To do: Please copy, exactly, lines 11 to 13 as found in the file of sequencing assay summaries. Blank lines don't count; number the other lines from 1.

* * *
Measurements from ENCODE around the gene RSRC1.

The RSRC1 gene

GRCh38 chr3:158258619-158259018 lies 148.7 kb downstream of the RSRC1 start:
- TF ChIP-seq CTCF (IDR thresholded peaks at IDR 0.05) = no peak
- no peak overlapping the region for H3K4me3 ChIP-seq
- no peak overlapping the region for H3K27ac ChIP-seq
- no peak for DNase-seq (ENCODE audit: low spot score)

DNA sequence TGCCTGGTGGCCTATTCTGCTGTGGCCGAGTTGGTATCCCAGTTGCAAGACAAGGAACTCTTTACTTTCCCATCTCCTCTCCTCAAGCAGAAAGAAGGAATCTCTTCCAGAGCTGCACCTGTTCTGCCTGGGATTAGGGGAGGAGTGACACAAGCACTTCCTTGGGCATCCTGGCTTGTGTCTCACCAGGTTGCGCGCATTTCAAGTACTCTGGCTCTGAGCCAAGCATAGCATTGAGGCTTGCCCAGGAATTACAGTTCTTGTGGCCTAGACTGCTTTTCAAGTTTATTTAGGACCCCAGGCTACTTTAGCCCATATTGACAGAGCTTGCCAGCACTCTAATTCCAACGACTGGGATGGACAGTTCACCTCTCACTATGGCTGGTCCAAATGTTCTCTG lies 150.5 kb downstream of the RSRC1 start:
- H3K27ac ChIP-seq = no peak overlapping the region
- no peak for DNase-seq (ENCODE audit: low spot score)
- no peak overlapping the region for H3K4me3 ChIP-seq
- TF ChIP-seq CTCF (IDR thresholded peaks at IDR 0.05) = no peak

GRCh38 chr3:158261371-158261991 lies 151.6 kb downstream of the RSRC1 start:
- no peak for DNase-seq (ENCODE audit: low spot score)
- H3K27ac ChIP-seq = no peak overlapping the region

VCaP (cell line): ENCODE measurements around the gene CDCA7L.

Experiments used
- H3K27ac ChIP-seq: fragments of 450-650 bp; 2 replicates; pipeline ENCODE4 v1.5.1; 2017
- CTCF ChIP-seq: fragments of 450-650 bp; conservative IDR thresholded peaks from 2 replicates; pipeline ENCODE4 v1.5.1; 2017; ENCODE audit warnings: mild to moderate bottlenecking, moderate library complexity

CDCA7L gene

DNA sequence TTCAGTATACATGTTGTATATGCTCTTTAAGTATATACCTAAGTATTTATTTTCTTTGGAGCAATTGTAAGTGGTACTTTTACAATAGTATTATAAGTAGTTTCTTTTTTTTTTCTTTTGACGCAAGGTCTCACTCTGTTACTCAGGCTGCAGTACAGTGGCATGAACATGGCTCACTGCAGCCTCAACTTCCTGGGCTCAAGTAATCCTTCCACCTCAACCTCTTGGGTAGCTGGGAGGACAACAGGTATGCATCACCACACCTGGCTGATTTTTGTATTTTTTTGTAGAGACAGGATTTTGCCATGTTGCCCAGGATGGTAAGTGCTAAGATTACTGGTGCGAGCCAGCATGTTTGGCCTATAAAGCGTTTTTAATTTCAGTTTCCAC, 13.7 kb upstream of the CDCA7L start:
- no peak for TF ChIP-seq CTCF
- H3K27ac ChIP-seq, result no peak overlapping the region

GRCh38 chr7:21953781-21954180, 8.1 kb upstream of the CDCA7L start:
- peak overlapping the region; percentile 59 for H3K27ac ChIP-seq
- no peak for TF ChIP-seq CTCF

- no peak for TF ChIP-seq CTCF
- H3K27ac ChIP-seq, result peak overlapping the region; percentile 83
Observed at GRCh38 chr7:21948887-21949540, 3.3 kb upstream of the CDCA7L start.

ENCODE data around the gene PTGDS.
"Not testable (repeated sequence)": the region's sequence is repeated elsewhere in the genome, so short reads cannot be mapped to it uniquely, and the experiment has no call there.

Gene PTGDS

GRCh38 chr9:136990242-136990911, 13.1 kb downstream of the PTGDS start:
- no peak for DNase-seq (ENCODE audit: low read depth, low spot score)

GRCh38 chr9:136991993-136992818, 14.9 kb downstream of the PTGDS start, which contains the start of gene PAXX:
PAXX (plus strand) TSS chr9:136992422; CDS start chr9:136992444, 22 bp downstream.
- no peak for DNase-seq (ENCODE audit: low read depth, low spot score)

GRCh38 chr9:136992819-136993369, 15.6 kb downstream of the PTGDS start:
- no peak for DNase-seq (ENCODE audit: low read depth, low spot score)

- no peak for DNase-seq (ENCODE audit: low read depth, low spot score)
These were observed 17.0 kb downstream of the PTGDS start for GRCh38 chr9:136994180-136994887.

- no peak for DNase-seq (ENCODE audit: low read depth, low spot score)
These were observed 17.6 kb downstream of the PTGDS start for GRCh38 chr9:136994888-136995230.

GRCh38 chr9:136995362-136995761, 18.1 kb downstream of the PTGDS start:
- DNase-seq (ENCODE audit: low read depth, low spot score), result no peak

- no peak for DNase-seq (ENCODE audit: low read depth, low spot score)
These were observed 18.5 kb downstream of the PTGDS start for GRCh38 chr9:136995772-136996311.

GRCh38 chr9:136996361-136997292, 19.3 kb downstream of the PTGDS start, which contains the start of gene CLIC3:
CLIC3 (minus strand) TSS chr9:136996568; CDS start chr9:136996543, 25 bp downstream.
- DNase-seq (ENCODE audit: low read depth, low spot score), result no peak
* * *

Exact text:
- no peak overlapping the region for H3K4me3 ChIP-seq
- TF ChIP-seq CTCF (IDR thresholded peaks at IDR 0.05) = no peak

GRCh38 chr3:158261371-158261991 lies 151.6 kb downstream of the RSRC1 start: